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Don’t You Dare Apologize!

Humbling Down Disclaimers

People insist to say that, if they had to do it all over again, they wouldn’t change a thing. But that, of course, isn’t true of anyone.

Humbling down the opposite position ain’t all that remarkable either.  Good leaders reflect self-critically, readily admit mistakes and strive open-mindedness–all good.  But too often we pride ourselves in paradox about our own humility.  What folly it is to proclaim our worse flaws and dredge up our biggest mistakes as if it were an honorable expression of self-honesty.

“I am more critical of myself than anyone,” he says in earnest. Hmm… Personally, I prefer to think I’m better than I am.  It helps to accomplish things I’ve never done before. Sure, I would change a few things.  But why lament?  Simply saying so adds nothing to the cause.

Personally, I prefer to think I’m better than I am.  It helps to accomplish things I’ve never done before.

The preemptive expression of humble pie is also distasteful. Why ask forgiveness as you purport to say something worth saying?  “Of course, this is just one man’s view…” he says. “I could be totally wrong about this, but…; I can’t pretend to understand your dilemma, however…” Disclaimers, disclaimers. Yuk.

Getting Backs Up

There is a lot to be said about conviction.  As a public speaker and business blogger I have long been very critical of certain workplace practices.  “Calm down the rhetoric,” I’m kindly counseled. “The good stuff gets lost when people get their backs up.”

Maybe. But the good stuff also gets heard when people get their backs up. I post on my blog and speak on the circuit in order to create a response and inspire.  Whether you agree or disagree, I prefer an audience who does so with passion.

Whether you agree or disagree, I prefer an audience who does so with passion. If people insist to argue with me, then it means it matters.

If people insist to argue with me, then it means it matters. And if, instead, I exaggerate or wax kindly to make you like me, what does that say about the integrity of what I offer?

Switch HR

I began stumping my pitch to “Switch HR”* over a decade ago by speaking to Human Resource trade groups.  I wasn’t selling anything at the time, except my passion about a particularly great employer.  There, I was able to rebuild a much-broken personnel shop and launch a workplace change strategy that was unconventional in every way.  I loved telling the story.

The reaction was consistent with each HR-crowd—Half seemed to love what I had to say; the other half hated it.  Almost nobody was humdrum in between.  My message was divisive.

That’s when I knew I had something worth shouting about. That’s when I stopped apologizing.  As I was turning people away, I was forming a bond with others who shared my convictions.  And it’s the bond that builds the business, not to mention character.

There are thousands of posts that look just like the next. But very few are different. Rare does the content truly engage innovators and enrage dissenters.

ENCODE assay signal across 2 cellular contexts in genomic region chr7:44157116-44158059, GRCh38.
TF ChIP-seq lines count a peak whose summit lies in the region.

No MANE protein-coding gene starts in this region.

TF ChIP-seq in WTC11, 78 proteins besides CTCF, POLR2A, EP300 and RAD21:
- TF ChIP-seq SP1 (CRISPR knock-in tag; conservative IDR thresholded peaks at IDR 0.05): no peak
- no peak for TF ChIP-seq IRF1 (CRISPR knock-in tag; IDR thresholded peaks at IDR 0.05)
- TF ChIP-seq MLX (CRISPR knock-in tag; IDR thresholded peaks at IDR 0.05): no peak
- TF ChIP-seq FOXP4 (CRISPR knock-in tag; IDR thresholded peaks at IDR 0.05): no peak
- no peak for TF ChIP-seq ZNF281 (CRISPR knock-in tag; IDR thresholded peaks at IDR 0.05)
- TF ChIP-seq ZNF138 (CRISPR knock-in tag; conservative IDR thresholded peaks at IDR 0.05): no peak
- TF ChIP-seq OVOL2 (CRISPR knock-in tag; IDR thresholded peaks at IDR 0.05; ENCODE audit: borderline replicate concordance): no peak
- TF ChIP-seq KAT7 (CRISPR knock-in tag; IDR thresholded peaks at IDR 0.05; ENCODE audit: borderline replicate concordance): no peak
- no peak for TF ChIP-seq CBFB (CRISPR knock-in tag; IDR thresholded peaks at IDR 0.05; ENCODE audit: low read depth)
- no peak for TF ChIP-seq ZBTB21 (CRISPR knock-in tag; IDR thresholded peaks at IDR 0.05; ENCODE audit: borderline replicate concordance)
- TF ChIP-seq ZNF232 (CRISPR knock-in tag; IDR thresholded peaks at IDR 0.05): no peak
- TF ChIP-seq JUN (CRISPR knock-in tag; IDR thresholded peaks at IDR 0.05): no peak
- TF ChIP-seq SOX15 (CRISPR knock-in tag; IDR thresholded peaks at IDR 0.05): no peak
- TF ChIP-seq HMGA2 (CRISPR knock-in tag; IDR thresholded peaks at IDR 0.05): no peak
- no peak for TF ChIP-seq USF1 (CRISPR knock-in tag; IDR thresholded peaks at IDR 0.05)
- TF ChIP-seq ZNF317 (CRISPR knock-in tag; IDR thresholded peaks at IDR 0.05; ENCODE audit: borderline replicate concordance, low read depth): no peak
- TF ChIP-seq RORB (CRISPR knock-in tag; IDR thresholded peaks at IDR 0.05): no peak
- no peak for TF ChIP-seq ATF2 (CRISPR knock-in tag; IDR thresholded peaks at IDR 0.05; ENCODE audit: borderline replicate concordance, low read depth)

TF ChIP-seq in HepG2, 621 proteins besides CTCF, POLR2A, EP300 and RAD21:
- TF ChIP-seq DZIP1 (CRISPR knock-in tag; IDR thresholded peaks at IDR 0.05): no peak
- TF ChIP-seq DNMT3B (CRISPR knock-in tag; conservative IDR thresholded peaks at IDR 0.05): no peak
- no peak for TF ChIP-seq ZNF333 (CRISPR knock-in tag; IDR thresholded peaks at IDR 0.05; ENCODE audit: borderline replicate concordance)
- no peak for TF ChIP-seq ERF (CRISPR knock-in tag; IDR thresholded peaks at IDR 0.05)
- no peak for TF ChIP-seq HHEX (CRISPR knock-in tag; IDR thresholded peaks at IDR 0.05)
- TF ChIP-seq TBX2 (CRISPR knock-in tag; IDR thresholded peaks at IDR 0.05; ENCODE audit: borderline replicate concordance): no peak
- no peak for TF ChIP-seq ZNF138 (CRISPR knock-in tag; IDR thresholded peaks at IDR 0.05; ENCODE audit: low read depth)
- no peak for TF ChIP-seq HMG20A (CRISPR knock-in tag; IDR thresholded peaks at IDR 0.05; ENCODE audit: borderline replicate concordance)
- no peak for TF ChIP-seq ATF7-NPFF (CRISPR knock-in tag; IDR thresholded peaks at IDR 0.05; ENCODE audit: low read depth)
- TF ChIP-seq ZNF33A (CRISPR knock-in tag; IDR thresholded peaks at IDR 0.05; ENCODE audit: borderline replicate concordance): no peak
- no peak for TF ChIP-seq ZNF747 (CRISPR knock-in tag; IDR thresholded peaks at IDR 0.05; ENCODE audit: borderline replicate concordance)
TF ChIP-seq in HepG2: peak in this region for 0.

Let’s face it, there are thousands of posts in the blogosphere that look just like the next. But very few are genuinely different. Rare, does the content stray to points that truly engage innovators and enrage dissenters.  Instead, marketers push snappy web pages and succinct bullet point messages. “Keep it short and crisp,” they say.  “People don’t have time to read all this.”

Winston Churchill’s Book

Sure it’s easy to do; but that doesn’t always work for me.  And it won’t work for audiences who are thoughtful, reflective and discerning.  If you don’t have time to read my stuff, make time.  It’s good stuff!

Sound arrogant?  Of course it does. Winston Churchill famously remarked, History will be kind to me because I intend to write it.  Greatness that.

“History will be kind to me because I intend to write it.”
- Winston Churchill

But such brazenness also invites scorn. You cannot truly lead without disagreement, dissension, maybe even mutiny. Sure popularity is one way to get people to follow you. Another is to push them to conform.

However, truly awesome leaders demonstrate that it’s okay not to conform.

Apologize Not

And when the people see you are willing to be first into the fray–better yet, when you create the fray– they will be thrilled, even honored, to follow you into battle.

You want to lead? Then get out there and be the real deal.

So keep offending and delighting as the case may be—knowing that a good leader inspires people to have confidence in the leader; but a great leader inspires people to have confidence in themselves.

You want to lead? Then get out there and be the real deal.

And don’t you dare apologize!

Other Resources on Switch HR Strategies

In addition, Brian Patrick Jensen recommends:

Netflix Freedom and Responsibility presentation and

Why We Hate HR (Fast Company).

BRIAN PATRICK JENSEN’S “SWITCH HR” IDEAS, recommendations, referral links, PRESENTATIONS, BLOG POSTS, VIDEOS, TRAINING CONTENT AND OTHER BRANDED MEDIA OR COPYRIGHT MATERIALS IN NO WAY REFLECT OR REPRESENT THE VIEWS, OPINIONS OR PROGRAMS OF ANY OTHER COMPANY OR PERSON, INCLUDING BRIAN’S CURRENT OR PREVIOUS EMPLOYERS.

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